It’s a phrase LBJ lived by. It’s not an analogy or a metaphor or anything tricky. It’s straightforward: If you want to be powerful, you go where the power is. It’s one reasoning why LBJ ultimately accepted Kennedy’s request to be the vice president on the Democratic ticket.
In my last post, I gave a rather glowing praise of LBJ, but never has a president been either completely good or completely bad. To provide a more critical eye to LBJ, I’ll post some snippets I’ve learned about him from reading The Passage of Power. I’m between a fourth and a third of the way through the book, so I might do this a couple more times, but I do highly recommend the novel. It’s a very good read about, aside from maybe Nixon, America’s most complicated president in modern history.
- Johnson loved power, almost to a dangerous level. There’s a reason why Kennedy – smartly, as I now see it – never enlisted Johnson, though the most skillful politician of his time, for assistance in legislative matters. Johnson would have used any such opportunity to run the whole show, creating the impression that the President was following the lead of his Vice President. Additionally, right after his inauguration as Vice President, Johnson tried to expand the office’s power through two ways: First through the Senate, by trying to become the caucus leader of Senate Democrats, and secondly through the Kennedy administration, by trying to convince Kennedy that he should have an office next to his in the White House, and being able to review national security documents to advise the president. He also liked to flaunt his power whenever he had it. Once while he was Senate Majority Leader, Johnson kicked Humphrey very hard in the shin on the Senate floor for failing to carry out an order of his fast enough.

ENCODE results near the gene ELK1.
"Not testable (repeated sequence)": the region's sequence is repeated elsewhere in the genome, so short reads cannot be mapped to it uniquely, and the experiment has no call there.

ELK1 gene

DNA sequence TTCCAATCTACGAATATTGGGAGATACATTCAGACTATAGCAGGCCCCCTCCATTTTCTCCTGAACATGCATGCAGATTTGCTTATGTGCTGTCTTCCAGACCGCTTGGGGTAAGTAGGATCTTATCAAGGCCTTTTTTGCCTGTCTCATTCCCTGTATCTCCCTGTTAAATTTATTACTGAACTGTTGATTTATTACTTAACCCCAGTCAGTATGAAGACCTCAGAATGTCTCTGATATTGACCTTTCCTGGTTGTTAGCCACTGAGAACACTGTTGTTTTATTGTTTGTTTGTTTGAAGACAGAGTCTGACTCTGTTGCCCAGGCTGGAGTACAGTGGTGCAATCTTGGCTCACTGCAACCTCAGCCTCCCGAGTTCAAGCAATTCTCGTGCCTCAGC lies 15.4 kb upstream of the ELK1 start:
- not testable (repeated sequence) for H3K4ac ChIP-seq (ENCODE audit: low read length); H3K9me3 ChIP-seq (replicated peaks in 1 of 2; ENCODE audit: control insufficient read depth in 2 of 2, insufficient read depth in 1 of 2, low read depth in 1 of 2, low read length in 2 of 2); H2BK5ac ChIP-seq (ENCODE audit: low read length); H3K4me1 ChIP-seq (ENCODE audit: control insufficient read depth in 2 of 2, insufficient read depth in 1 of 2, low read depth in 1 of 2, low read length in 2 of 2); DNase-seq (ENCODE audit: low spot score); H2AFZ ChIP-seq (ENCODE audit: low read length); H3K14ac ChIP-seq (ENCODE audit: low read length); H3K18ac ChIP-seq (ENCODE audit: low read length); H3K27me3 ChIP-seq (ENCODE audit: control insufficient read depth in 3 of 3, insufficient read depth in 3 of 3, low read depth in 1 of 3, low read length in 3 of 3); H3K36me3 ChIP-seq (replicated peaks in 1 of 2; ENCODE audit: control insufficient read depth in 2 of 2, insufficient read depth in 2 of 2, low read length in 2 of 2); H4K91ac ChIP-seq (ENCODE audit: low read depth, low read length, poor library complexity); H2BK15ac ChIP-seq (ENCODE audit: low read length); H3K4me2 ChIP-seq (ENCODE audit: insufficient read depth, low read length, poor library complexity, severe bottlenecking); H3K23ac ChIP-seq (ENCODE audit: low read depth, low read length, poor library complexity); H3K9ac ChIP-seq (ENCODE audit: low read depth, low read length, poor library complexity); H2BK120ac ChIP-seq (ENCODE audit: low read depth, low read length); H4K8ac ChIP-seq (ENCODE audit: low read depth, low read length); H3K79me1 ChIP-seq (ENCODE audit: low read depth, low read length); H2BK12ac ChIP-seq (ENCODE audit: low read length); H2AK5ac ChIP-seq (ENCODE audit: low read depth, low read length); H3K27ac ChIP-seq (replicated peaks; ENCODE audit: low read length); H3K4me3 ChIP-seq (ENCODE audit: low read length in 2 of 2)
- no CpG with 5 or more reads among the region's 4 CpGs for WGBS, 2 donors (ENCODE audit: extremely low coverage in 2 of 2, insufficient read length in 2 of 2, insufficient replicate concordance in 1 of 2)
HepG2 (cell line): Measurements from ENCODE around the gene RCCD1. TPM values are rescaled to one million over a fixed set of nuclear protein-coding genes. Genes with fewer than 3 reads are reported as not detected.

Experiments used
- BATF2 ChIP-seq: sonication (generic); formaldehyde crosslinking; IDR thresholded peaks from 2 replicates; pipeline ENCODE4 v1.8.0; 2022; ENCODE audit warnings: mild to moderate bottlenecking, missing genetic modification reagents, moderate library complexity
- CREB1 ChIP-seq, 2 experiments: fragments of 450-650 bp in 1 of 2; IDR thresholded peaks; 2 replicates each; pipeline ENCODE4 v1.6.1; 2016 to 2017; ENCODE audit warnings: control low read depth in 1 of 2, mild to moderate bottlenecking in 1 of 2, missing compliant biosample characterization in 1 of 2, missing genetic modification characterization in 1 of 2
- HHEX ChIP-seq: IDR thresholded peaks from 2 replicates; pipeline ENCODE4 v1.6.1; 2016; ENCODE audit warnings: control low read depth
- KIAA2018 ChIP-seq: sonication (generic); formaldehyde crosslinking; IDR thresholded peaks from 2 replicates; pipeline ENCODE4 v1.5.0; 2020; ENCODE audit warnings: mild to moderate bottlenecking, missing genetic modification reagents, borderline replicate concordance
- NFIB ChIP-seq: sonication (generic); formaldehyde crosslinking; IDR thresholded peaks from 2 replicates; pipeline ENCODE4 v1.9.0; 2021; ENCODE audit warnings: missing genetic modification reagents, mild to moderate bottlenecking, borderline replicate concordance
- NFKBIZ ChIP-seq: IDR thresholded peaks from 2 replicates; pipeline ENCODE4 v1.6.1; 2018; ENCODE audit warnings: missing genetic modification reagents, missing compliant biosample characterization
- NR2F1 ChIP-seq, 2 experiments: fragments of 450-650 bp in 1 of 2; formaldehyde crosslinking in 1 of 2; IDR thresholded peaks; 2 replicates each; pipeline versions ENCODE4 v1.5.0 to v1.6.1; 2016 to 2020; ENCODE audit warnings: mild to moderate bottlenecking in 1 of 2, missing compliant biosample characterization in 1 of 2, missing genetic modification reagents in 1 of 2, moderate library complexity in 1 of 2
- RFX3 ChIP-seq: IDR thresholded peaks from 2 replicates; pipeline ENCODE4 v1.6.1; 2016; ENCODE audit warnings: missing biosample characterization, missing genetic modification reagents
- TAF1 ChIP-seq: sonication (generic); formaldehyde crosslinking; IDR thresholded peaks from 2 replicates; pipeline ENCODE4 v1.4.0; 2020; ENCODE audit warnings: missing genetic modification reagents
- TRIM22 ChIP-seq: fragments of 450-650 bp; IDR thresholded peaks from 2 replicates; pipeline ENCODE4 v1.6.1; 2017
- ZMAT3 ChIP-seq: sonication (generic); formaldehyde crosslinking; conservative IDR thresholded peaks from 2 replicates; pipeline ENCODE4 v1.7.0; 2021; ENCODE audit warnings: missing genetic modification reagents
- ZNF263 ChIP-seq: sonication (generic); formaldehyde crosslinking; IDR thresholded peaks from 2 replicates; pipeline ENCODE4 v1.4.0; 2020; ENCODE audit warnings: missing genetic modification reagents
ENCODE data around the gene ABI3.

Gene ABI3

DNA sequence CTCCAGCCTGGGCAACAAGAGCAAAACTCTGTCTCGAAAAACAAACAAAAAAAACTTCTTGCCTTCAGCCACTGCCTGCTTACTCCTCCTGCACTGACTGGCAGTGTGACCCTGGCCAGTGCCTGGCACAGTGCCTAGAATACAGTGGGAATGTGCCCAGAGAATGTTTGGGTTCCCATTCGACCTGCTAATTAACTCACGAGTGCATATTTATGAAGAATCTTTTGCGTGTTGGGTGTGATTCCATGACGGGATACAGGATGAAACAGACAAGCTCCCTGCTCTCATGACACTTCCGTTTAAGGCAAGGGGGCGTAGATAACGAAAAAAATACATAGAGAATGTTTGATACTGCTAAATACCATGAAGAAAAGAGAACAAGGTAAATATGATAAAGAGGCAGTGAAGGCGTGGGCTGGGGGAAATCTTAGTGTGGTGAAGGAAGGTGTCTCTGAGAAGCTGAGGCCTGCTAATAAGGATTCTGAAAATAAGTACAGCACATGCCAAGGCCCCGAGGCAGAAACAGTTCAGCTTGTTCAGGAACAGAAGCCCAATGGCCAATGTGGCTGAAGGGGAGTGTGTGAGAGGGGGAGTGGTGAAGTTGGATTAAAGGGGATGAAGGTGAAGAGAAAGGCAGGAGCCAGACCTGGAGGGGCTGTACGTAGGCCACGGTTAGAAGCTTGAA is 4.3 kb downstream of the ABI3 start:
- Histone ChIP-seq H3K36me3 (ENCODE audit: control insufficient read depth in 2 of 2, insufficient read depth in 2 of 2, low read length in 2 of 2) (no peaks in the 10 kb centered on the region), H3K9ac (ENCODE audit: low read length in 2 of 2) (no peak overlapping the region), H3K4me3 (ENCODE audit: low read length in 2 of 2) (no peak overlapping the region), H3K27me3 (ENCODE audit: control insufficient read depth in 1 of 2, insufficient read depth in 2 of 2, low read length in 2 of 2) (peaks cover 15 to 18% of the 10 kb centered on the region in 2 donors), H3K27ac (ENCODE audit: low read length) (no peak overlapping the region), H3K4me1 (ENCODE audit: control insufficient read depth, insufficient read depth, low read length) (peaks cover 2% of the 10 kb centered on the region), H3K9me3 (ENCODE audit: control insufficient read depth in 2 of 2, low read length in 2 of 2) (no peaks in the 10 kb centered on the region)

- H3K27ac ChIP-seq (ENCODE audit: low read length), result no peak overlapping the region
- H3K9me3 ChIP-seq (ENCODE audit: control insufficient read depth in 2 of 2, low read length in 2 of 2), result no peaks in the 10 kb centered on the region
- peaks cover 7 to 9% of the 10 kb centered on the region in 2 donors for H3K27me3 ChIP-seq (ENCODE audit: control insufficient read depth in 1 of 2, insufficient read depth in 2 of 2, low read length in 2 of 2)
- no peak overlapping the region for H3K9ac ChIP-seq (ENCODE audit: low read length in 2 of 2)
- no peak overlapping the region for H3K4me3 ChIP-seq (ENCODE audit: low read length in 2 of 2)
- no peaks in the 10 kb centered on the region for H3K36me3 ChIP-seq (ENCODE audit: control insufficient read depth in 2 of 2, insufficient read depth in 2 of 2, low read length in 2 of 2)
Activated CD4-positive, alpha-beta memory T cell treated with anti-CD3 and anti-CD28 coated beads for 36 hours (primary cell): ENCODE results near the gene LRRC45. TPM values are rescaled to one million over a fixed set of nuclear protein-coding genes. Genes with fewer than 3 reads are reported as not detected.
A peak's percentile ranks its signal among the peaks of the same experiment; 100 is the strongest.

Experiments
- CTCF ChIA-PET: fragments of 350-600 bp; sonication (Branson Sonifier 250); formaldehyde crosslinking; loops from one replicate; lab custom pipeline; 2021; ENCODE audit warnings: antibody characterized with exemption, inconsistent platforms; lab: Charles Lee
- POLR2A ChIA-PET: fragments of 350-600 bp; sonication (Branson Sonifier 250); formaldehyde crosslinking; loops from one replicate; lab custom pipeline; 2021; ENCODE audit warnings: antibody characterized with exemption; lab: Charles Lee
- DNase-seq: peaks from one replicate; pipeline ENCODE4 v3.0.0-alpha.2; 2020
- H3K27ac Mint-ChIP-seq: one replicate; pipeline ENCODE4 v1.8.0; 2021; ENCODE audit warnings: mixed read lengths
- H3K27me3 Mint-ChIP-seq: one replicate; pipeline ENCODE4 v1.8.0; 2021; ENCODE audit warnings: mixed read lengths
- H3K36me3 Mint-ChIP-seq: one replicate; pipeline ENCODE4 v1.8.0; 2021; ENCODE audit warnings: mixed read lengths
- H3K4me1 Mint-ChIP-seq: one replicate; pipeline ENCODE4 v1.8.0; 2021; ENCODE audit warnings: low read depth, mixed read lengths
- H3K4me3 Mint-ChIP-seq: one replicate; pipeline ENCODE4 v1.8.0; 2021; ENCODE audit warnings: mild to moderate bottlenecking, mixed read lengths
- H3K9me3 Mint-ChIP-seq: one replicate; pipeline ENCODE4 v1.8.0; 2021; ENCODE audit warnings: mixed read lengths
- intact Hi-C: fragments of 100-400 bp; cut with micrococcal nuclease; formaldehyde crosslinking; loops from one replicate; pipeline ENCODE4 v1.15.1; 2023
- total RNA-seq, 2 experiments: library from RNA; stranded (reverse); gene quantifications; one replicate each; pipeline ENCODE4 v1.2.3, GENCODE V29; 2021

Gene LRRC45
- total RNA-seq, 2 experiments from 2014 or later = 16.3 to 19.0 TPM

- LBJ was a manipulative man. When he wanted something, he would use any means to get it, even if it meant toying with people’s emotions. After his ways to expand the officers of the vice president failed, Johnson would hardly talk at all in staff meetings Kennedy invited him to. Eventually he started to genuinely feel horrible and useless, for a while he faked it. In these meetings he would look very grim, his long face sunk with despair. No matter how he was really feeling, he rarely answered questions that weren’t more than one syllable replies. He would also have to be asked to repeat his answers because he was often very quiet. This “feel sorry for me” method never worked on Kennedy, who was more annoyed with Johnson’s attitude than anything.
- Johnson had mistresses, like Congresswoman Helen Douglas.
- During the Cuban Missile Crises, Johnson, while not completely on the side of the warhawks during the ExComm meetings, thought Kennedy was being too weak in his dealing with the Russians, and at one point advocated bombing the missiles being built in Cuba. Most of the time, Johnson just complained about how Kennedy was handling the situation while offering no advice of his own. After reading the section about the Cuban Missile Crisis, I’m now *very* glad Kennedy was president. He, along with his brother, was one of the few people in the oval office arguing for a more pragmatic approach, and give Khrushchev to back down. He stuck to his guns. What would Johnson have done in that situation? Or Nixon? I’m a little apprehensive to think about it.